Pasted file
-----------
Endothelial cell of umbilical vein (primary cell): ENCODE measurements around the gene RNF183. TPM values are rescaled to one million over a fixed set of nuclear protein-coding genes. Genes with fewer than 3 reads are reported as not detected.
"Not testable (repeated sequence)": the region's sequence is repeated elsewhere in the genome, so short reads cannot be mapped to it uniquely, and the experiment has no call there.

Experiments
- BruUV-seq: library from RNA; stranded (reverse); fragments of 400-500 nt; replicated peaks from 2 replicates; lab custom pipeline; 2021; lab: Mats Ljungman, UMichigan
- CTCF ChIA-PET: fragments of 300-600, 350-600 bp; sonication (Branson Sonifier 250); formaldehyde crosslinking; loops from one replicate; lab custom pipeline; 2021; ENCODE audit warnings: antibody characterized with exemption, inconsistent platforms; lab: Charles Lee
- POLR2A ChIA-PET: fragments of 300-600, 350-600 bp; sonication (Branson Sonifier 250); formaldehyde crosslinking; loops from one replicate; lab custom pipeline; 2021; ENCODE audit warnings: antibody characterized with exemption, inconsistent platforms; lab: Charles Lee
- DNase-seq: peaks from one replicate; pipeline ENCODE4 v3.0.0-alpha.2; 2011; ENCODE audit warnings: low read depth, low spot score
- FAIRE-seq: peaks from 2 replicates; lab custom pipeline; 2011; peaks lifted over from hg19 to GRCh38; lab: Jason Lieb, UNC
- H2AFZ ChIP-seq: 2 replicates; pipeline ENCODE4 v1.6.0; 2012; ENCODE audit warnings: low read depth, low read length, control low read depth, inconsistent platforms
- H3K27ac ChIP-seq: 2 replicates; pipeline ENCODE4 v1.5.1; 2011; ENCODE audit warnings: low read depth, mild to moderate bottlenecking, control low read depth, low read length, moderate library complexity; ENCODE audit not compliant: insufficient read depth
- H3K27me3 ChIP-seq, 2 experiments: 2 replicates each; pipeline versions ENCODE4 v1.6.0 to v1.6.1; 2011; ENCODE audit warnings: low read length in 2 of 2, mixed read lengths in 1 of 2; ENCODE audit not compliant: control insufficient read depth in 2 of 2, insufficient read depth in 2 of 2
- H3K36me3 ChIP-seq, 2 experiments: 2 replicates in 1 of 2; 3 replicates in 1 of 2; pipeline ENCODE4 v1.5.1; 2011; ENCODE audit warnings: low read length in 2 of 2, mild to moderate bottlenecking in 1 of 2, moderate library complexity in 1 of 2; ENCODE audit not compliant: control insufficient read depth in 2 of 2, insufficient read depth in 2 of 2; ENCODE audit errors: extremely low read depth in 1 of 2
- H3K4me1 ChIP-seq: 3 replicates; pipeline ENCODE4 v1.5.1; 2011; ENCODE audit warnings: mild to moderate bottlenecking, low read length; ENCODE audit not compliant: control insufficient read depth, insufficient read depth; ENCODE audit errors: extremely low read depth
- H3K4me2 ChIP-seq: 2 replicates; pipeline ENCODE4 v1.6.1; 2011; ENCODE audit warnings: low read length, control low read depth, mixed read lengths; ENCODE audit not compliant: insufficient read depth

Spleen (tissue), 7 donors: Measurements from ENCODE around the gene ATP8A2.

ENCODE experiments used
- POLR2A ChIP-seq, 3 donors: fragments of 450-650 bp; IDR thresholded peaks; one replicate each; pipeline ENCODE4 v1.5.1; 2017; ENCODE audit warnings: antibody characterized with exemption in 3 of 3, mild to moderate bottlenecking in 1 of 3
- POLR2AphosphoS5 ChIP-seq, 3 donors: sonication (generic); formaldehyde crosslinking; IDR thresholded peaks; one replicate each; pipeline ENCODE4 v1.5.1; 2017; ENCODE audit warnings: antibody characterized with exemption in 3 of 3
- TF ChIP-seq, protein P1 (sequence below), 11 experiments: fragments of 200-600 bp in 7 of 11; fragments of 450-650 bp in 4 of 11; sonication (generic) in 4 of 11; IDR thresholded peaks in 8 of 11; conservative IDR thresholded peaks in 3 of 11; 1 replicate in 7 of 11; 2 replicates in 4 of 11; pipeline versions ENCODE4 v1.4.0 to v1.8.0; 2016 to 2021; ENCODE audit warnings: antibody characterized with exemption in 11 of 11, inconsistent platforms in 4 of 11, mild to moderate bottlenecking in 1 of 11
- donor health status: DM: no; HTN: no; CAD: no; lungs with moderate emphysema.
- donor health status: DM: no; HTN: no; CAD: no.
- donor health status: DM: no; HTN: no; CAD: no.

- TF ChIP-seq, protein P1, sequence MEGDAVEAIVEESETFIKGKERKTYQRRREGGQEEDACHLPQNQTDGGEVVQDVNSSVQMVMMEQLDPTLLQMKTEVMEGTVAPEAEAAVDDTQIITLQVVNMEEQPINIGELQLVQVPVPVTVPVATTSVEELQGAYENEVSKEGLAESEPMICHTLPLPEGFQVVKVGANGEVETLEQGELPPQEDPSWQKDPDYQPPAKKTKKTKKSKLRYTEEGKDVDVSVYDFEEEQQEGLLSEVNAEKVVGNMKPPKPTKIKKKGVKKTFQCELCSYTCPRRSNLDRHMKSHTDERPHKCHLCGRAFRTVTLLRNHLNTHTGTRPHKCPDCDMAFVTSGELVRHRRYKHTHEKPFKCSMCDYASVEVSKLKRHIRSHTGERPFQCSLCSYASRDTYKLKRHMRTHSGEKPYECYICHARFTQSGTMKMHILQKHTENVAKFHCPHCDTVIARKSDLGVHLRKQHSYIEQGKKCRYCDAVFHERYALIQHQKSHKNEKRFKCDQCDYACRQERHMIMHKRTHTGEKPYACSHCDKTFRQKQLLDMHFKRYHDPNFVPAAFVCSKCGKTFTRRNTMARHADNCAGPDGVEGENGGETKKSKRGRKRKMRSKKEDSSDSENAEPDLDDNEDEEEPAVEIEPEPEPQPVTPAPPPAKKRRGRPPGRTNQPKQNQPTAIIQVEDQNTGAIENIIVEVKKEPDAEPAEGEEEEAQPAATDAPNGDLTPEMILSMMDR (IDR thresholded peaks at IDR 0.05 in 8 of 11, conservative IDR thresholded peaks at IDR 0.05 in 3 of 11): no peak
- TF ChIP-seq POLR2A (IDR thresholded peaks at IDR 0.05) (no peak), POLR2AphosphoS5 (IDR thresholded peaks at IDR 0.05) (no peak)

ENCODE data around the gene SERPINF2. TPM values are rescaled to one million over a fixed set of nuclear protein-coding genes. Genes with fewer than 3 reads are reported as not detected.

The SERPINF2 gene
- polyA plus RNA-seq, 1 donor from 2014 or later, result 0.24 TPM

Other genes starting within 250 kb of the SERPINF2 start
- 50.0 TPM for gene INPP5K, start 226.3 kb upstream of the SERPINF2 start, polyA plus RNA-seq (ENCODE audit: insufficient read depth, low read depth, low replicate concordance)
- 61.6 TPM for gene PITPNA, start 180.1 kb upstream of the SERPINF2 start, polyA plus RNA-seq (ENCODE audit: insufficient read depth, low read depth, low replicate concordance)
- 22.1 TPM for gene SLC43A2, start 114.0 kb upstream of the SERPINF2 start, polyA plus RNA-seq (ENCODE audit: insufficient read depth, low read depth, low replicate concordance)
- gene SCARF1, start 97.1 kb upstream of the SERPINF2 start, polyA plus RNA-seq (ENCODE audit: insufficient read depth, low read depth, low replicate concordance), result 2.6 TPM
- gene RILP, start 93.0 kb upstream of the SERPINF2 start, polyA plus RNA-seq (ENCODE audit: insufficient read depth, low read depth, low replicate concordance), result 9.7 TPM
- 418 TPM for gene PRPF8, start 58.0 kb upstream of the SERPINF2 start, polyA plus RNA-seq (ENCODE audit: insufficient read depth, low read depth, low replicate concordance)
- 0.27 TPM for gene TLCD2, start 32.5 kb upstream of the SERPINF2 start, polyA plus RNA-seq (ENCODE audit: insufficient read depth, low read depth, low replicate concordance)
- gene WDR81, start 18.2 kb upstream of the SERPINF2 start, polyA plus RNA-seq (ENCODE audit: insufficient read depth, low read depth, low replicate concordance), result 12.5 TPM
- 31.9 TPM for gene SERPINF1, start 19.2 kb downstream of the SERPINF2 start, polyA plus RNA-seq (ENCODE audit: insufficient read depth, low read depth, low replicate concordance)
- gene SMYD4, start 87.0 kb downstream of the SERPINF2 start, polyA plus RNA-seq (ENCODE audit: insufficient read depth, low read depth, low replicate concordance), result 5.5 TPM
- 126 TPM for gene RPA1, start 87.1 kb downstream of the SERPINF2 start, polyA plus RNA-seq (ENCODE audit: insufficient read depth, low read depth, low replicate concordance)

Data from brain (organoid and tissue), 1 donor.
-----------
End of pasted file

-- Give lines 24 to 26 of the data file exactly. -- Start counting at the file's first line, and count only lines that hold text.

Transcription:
- TF ChIP-seq POLR2A (IDR thresholded peaks at IDR 0.05) (no peak), POLR2AphosphoS5 (IDR thresholded peaks at IDR 0.05) (no peak)

ENCODE data around the gene SERPINF2. TPM values are rescaled to one million over a fixed set of nuclear protein-coding genes. Genes with fewer than 3 reads are reported as not detected.

The SERPINF2 gene